POP (Seeing In) – 2023 @ Bus Projects

‘POP’ forms part of a larger group exhibition under the umbrella title ‘Seeing In’ organised by Rees, which features exhibitions by Elena Misso and Nina Gilbert with accompanying essay by Katie Paine.

For images of Elena and Nina’s works please see the Bus Projects website

Seeing In brings together three photographic artists whose work is centered around and draws from the nuances of darkroom printing processes. Echoed in each of the artist’s works are details associated with the specific architectures of the darkroom and apparatuses of photography, highlighting the corporeal, experimental nature of darkroom printing and bringing images into the world. The works invite contemplation on the seductive nature of the photograph, its reproducibility, and its tangible materiality.

In the twinkling of an eye  the first two paragraphs from the catalogue essay by Katie Paine

A sort of umbilical cord links the body of the photographed thing to my gaze: light, though impalpable, is here a carnal medium, a skin I share with anyone who has been photographed. 1 These are the words French critic Roland Barthes uses in his mournful observations of the philosophies of photography in his 1980 book Camera Lucida, to describe the complex relationship between the subject of a photograph, the material nature of the image itself, and those that look upon it. I have always been interested in the ways in which we rely on images to act as evidence of events, as a form of mnemonic prosthesis – as if with no image to record it, memory becomes completely fallible. Barthes goes on to discuss photography’s role in 2 verifying moments in time when he articulates “in Photography I can never deny that the thing has been there.”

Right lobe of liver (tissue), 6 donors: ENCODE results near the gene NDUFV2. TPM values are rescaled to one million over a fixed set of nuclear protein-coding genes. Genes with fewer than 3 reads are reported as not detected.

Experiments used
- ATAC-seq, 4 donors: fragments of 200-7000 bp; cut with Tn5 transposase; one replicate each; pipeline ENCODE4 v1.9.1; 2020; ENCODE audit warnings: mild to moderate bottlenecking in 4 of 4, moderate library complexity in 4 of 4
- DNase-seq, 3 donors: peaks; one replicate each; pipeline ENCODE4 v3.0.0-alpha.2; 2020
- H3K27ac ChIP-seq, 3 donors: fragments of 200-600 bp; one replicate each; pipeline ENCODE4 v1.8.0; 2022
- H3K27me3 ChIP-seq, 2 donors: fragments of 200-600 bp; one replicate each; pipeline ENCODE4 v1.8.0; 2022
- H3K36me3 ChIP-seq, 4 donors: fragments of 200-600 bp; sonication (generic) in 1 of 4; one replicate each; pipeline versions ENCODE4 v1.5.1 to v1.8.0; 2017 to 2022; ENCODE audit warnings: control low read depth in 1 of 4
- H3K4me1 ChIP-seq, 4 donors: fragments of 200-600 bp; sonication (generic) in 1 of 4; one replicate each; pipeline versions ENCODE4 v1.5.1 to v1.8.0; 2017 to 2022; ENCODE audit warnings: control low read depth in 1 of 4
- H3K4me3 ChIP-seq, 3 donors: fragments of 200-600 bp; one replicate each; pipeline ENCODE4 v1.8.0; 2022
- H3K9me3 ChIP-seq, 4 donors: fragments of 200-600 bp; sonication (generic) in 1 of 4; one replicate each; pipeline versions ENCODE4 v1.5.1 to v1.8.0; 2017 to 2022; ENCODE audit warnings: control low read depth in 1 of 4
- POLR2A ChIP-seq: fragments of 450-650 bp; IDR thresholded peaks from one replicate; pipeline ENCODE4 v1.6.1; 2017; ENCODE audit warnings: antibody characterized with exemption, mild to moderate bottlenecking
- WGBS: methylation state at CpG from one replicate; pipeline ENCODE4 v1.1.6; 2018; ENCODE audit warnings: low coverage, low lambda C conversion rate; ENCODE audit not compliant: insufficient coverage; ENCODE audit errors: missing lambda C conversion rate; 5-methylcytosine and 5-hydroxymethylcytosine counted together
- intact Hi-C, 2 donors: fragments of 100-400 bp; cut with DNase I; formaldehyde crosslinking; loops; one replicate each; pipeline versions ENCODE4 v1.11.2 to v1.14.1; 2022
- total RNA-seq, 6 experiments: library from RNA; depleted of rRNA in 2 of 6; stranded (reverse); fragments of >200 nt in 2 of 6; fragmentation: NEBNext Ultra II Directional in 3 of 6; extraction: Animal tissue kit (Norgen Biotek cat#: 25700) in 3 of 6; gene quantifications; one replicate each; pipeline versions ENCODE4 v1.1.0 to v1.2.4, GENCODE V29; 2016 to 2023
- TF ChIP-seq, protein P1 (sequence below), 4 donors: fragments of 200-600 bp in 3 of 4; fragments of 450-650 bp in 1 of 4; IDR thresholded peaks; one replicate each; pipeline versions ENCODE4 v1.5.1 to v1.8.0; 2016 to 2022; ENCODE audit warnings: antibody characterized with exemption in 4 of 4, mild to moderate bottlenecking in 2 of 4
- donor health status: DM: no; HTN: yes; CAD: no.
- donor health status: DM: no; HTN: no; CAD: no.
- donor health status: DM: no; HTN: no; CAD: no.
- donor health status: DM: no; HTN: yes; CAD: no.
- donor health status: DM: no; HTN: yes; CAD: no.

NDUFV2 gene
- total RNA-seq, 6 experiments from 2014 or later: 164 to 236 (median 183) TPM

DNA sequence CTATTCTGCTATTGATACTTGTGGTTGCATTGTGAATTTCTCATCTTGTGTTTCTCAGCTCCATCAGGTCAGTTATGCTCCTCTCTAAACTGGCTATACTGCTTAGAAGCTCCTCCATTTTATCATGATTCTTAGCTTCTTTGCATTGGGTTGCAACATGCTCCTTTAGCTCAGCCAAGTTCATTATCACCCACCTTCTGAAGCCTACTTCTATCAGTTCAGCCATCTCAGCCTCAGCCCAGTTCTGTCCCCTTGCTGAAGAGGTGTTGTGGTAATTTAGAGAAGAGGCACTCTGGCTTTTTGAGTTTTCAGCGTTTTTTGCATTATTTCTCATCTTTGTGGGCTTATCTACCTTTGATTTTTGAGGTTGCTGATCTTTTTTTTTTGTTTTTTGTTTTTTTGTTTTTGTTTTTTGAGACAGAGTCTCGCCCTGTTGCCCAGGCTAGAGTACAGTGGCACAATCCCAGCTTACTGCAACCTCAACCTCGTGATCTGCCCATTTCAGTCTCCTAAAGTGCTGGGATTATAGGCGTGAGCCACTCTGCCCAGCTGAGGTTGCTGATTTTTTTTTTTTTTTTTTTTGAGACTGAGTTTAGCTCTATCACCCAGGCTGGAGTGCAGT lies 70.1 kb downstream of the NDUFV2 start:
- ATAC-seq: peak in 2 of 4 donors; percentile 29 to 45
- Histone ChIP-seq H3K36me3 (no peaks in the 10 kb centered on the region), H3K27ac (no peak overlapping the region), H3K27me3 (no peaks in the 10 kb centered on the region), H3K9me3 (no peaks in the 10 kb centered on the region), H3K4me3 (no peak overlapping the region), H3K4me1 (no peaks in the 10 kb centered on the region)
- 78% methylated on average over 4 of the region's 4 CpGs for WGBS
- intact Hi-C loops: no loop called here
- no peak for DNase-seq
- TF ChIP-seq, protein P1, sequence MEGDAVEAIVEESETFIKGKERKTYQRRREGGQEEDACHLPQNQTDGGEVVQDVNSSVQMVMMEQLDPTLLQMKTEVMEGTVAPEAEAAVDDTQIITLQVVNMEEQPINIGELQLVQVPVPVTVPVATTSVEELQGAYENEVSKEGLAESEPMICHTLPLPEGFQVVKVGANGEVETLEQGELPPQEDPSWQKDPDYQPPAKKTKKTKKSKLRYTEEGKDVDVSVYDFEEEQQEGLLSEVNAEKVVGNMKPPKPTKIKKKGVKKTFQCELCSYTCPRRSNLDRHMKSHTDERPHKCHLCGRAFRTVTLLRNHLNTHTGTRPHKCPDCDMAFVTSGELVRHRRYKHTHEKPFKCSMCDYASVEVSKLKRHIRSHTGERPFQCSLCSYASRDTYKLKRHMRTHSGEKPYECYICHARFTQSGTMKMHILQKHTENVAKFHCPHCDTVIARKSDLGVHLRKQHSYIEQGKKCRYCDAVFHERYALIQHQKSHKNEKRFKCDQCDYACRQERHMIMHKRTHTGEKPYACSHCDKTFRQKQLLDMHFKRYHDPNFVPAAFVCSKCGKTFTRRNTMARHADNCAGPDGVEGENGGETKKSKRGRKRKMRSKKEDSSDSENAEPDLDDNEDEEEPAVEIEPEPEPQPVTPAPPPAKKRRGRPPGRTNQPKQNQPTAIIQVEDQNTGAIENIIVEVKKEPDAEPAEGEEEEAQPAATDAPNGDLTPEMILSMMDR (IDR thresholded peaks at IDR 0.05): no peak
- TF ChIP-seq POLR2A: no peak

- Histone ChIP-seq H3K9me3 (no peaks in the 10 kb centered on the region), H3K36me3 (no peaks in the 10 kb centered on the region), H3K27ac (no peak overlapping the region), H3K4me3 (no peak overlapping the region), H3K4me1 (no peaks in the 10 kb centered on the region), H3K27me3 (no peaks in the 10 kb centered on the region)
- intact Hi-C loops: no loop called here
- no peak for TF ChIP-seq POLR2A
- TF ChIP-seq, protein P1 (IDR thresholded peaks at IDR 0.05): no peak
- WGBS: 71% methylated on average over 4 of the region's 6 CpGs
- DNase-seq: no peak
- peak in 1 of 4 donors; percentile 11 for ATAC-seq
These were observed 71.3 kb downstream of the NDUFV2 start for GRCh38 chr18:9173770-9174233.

These temporal and phenomenological relationships between image, viewer and subject become explicit within certain images. On my fridge, an image of my sister and I as children smiling giddily at the camera. On my coffee table lies a sleek glossy photograph of a celebrity in a magazine. As I swipe along the glassy surface of my phone, I stumble upon the horror of a body mangled and dusty, beneath the rubble of a building. The chubby folds of my sister’s infant hands clutching mine, the theatrical patina of cosmetics daubed on an actor’s cheek and the obliteration of a city, cloaked in dust, crystalises into immediacy. These are traces of occurrences, the quotidian and domestic, the cataclysmic and the global, all made tangible before my eyes. The photographic image carves a tear in time and space; as I look, I feel I am transported to decades past or cities across vast oceans. 

For catalogue of available works please contact info@aaronchristopherre.es